Rabbit Hunting

Ahead, our first cottontail waits
at an old fencepost. Before we step in
you catch my arm and hold: a rattler,
coiled and trembling, threatens to strike
at our next move. With no warning,
we have crept into his dying and are startled
by his raised body, an injury evident
in the milk seeping from his neck.
Crazed, he convulses and unravels
himself. I count to three, unable to
interpret signs or patterns in his struggle,
and you swing your barrel left. At the shot
the rattle drops, and he screams—
a raspy outrage. You fire again
and he dies, mouth opened.

We go, questioning his odd presence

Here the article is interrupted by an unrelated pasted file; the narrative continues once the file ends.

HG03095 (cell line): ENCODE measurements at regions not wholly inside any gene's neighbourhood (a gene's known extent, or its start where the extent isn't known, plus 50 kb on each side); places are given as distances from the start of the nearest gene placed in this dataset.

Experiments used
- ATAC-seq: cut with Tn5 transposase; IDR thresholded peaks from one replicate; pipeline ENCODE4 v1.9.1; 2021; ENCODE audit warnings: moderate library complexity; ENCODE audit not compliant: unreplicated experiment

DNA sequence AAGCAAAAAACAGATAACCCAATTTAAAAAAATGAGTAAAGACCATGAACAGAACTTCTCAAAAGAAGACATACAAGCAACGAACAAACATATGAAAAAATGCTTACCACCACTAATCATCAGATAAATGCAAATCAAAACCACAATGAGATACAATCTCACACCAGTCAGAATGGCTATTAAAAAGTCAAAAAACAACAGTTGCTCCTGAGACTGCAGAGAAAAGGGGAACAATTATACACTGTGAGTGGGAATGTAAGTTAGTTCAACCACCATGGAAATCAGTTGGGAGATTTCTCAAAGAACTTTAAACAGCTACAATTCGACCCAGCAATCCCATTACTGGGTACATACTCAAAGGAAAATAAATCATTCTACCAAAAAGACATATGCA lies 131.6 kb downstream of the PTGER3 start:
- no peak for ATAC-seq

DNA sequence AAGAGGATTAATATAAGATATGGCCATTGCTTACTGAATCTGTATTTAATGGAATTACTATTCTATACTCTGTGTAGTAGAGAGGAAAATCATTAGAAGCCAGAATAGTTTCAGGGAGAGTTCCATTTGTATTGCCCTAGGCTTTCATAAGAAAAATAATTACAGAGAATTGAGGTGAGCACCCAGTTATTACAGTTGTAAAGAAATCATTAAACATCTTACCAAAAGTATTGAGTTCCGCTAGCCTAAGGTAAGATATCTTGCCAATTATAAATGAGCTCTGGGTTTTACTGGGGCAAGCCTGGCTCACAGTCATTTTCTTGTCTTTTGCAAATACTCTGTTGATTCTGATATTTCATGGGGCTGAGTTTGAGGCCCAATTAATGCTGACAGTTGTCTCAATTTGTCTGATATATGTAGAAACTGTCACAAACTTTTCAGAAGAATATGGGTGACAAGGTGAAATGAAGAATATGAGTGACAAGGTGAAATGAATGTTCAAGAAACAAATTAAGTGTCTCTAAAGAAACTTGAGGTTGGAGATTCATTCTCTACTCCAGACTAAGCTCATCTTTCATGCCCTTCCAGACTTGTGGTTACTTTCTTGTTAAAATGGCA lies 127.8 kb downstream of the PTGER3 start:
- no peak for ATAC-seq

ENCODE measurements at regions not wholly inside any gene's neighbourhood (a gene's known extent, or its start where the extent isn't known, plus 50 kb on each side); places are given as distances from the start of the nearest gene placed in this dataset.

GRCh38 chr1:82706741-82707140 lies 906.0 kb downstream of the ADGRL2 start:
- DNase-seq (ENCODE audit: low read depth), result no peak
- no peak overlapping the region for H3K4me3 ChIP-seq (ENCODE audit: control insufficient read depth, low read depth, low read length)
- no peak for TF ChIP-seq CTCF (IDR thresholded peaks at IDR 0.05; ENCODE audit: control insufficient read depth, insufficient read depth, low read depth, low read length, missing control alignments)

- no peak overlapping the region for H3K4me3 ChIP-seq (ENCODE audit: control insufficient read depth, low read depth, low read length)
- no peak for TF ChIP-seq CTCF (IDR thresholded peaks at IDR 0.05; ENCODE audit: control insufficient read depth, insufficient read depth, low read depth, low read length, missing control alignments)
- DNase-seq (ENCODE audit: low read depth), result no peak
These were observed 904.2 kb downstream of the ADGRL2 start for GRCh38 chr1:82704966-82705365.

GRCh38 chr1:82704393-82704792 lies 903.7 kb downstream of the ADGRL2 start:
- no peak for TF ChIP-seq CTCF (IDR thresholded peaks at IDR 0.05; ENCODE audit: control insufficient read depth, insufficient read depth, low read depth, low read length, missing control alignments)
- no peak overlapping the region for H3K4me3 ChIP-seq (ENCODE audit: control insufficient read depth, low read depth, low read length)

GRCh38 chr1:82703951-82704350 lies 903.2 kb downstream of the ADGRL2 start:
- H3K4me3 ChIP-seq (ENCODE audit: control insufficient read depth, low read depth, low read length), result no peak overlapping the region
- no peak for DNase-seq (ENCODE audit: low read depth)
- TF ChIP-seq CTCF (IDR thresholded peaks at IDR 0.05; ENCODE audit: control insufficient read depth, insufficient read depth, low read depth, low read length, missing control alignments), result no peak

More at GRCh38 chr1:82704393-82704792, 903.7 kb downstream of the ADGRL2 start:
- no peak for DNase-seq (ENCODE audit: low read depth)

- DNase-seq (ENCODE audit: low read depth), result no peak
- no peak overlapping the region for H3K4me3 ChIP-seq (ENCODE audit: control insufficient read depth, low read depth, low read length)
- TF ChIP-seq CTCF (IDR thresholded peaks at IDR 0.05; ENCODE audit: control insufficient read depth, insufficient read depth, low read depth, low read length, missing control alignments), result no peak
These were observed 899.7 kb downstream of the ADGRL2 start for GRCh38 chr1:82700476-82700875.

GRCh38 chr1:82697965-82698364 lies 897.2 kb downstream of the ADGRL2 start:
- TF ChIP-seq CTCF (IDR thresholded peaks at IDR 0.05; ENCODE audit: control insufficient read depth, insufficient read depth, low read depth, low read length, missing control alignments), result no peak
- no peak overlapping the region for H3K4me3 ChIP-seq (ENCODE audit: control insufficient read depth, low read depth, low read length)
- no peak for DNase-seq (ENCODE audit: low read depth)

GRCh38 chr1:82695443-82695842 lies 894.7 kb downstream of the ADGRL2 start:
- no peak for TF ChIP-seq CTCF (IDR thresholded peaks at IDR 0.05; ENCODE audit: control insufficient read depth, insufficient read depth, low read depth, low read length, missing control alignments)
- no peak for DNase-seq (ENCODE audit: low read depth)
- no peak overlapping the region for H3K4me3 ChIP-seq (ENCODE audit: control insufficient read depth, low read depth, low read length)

in mid-winter, why he surfaced
when all instinct must have pushed
him to his narrow den. But kneeling
against rock now, we feel the earth,
its black foundations beneath us
like some ancient creature risen, our hands
clutching a poisonous hump of skin.
Whatever makes us understand that
we are born of the clay-bottomed creek,
it’s here in the grace of the nearby falls,
in the subtle erosion of base-rock,
and in our agreement to keep this
distance and wander on.

Diana Reaves lives in Valley, Alabama, and has spent the last year teaching English to middle schoolers. This fall, however, she will join the incoming class of poets and pursue her MFA at the University of Arkansas in Fayetteville. Two of her poems have recently appeared in Tar River Poetry. (drreaves86@gmail.com)

Boxcar Poetry Review - ISSN 1931-1761